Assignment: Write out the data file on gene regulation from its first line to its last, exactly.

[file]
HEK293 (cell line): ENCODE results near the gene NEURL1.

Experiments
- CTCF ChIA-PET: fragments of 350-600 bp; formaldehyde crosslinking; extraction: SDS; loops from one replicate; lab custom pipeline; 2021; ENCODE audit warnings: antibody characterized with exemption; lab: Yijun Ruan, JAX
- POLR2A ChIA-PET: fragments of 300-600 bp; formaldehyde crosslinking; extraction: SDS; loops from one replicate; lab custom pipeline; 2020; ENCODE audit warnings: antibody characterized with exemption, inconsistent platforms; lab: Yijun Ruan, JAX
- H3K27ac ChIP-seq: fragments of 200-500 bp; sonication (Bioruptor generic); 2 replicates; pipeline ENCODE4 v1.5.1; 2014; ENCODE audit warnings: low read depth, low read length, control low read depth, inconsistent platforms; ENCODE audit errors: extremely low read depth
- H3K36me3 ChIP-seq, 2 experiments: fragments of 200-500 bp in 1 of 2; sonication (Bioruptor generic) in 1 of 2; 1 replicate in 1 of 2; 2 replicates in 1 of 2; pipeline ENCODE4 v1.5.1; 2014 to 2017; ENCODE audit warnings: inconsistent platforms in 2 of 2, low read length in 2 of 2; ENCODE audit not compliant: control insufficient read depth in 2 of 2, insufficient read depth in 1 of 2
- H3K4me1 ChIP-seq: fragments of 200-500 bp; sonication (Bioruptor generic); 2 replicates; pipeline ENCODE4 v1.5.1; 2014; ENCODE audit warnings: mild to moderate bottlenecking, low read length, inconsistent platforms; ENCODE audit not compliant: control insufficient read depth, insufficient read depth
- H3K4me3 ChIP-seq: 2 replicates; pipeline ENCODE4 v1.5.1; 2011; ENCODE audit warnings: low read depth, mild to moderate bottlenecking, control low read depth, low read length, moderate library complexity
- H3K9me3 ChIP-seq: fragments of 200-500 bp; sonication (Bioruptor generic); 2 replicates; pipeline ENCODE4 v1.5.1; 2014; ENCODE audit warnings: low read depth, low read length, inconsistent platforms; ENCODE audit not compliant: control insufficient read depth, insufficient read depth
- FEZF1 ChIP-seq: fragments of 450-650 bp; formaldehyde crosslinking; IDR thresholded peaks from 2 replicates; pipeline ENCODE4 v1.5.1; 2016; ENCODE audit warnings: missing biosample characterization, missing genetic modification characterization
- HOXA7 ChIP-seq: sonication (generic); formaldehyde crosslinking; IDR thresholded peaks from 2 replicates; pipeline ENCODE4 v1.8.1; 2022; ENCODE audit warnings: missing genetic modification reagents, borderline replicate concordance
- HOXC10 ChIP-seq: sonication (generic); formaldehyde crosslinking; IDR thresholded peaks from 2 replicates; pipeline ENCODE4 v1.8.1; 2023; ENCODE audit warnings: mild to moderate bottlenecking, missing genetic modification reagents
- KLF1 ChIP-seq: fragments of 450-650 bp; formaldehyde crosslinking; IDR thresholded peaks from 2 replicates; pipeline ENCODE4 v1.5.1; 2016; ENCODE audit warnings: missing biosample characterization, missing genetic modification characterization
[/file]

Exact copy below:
HEK293 (cell line): ENCODE results near the gene NEURL1.

Experiments
- CTCF ChIA-PET: fragments of 350-600 bp; formaldehyde crosslinking; extraction: SDS; loops from one replicate; lab custom pipeline; 2021; ENCODE audit warnings: antibody characterized with exemption; lab: Yijun Ruan, JAX
- POLR2A ChIA-PET: fragments of 300-600 bp; formaldehyde crosslinking; extraction: SDS; loops from one replicate; lab custom pipeline; 2020; ENCODE audit warnings: antibody characterized with exemption, inconsistent platforms; lab: Yijun Ruan, JAX
- H3K27ac ChIP-seq: fragments of 200-500 bp; sonication (Bioruptor generic); 2 replicates; pipeline ENCODE4 v1.5.1; 2014; ENCODE audit warnings: low read depth, low read length, control low read depth, inconsistent platforms; ENCODE audit errors: extremely low read depth
- H3K36me3 ChIP-seq, 2 experiments: fragments of 200-500 bp in 1 of 2; sonication (Bioruptor generic) in 1 of 2; 1 replicate in 1 of 2; 2 replicates in 1 of 2; pipeline ENCODE4 v1.5.1; 2014 to 2017; ENCODE audit warnings: inconsistent platforms in 2 of 2, low read length in 2 of 2; ENCODE audit not compliant: control insufficient read depth in 2 of 2, insufficient read depth in 1 of 2
- H3K4me1 ChIP-seq: fragments of 200-500 bp; sonication (Bioruptor generic); 2 replicates; pipeline ENCODE4 v1.5.1; 2014; ENCODE audit warnings: mild to moderate bottlenecking, low read length, inconsistent platforms; ENCODE audit not compliant: control insufficient read depth, insufficient read depth
- H3K4me3 ChIP-seq: 2 replicates; pipeline ENCODE4 v1.5.1; 2011; ENCODE audit warnings: low read depth, mild to moderate bottlenecking, control low read depth, low read length, moderate library complexity
- H3K9me3 ChIP-seq: fragments of 200-500 bp; sonication (Bioruptor generic); 2 replicates; pipeline ENCODE4 v1.5.1; 2014; ENCODE audit warnings: low read depth, low read length, inconsistent platforms; ENCODE audit not compliant: control insufficient read depth, insufficient read depth
- FEZF1 ChIP-seq: fragments of 450-650 bp; formaldehyde crosslinking; IDR thresholded peaks from 2 replicates; pipeline ENCODE4 v1.5.1; 2016; ENCODE audit warnings: missing biosample characterization, missing genetic modification characterization
- HOXA7 ChIP-seq: sonication (generic); formaldehyde crosslinking; IDR thresholded peaks from 2 replicates; pipeline ENCODE4 v1.8.1; 2022; ENCODE audit warnings: missing genetic modification reagents, borderline replicate concordance
- HOXC10 ChIP-seq: sonication (generic); formaldehyde crosslinking; IDR thresholded peaks from 2 replicates; pipeline ENCODE4 v1.8.1; 2023; ENCODE audit warnings: mild to moderate bottlenecking, missing genetic modification reagents
- KLF1 ChIP-seq: fragments of 450-650 bp; formaldehyde crosslinking; IDR thresholded peaks from 2 replicates; pipeline ENCODE4 v1.5.1; 2016; ENCODE audit warnings: missing biosample characterization, missing genetic modification characterization